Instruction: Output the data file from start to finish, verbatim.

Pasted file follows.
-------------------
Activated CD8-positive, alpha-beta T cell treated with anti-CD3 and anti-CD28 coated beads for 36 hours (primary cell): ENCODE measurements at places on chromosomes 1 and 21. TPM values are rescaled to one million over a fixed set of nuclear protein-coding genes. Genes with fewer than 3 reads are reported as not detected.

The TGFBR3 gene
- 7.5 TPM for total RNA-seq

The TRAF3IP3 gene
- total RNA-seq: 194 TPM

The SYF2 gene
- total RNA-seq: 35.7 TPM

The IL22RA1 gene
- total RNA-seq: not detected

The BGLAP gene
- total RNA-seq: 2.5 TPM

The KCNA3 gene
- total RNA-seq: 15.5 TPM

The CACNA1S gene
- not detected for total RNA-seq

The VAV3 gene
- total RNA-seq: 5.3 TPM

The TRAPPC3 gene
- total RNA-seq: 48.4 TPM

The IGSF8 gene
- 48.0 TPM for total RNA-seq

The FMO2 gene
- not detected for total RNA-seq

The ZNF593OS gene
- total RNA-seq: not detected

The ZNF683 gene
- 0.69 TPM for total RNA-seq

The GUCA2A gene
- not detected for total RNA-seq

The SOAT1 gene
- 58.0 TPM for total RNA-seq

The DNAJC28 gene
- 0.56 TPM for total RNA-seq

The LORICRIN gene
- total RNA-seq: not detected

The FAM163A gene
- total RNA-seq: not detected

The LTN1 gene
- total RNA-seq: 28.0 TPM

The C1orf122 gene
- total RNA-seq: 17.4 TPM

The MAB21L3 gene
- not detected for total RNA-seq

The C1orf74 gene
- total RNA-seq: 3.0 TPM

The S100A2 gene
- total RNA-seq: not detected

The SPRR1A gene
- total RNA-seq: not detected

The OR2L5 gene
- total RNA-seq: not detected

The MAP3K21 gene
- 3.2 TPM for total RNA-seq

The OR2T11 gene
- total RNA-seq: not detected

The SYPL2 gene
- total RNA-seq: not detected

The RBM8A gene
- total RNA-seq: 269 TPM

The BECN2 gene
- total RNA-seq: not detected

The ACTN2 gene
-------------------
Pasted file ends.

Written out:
Activated CD8-positive, alpha-beta T cell treated with anti-CD3 and anti-CD28 coated beads for 36 hours (primary cell): ENCODE measurements at places on chromosomes 1 and 21. TPM values are rescaled to one million over a fixed set of nuclear protein-coding genes. Genes with fewer than 3 reads are reported as not detected.

The TGFBR3 gene
- 7.5 TPM for total RNA-seq

The TRAF3IP3 gene
- total RNA-seq: 194 TPM

The SYF2 gene
- total RNA-seq: 35.7 TPM

The IL22RA1 gene
- total RNA-seq: not detected

The BGLAP gene
- total RNA-seq: 2.5 TPM

The KCNA3 gene
- total RNA-seq: 15.5 TPM

The CACNA1S gene
- not detected for total RNA-seq

The VAV3 gene
- total RNA-seq: 5.3 TPM

The TRAPPC3 gene
- total RNA-seq: 48.4 TPM

The IGSF8 gene
- 48.0 TPM for total RNA-seq

The FMO2 gene
- not detected for total RNA-seq

The ZNF593OS gene
- total RNA-seq: not detected

The ZNF683 gene
- 0.69 TPM for total RNA-seq

The GUCA2A gene
- not detected for total RNA-seq

The SOAT1 gene
- 58.0 TPM for total RNA-seq

The DNAJC28 gene
- 0.56 TPM for total RNA-seq

The LORICRIN gene
- total RNA-seq: not detected

The FAM163A gene
- total RNA-seq: not detected

The LTN1 gene
- total RNA-seq: 28.0 TPM

The C1orf122 gene
- total RNA-seq: 17.4 TPM

The MAB21L3 gene
- not detected for total RNA-seq

The C1orf74 gene
- total RNA-seq: 3.0 TPM

The S100A2 gene
- total RNA-seq: not detected

The SPRR1A gene
- total RNA-seq: not detected

The OR2L5 gene
- total RNA-seq: not detected

The MAP3K21 gene
- 3.2 TPM for total RNA-seq

The OR2T11 gene
- total RNA-seq: not detected

The SYPL2 gene
- total RNA-seq: not detected

The RBM8A gene
- total RNA-seq: 269 TPM

The BECN2 gene
- total RNA-seq: not detected

The ACTN2 gene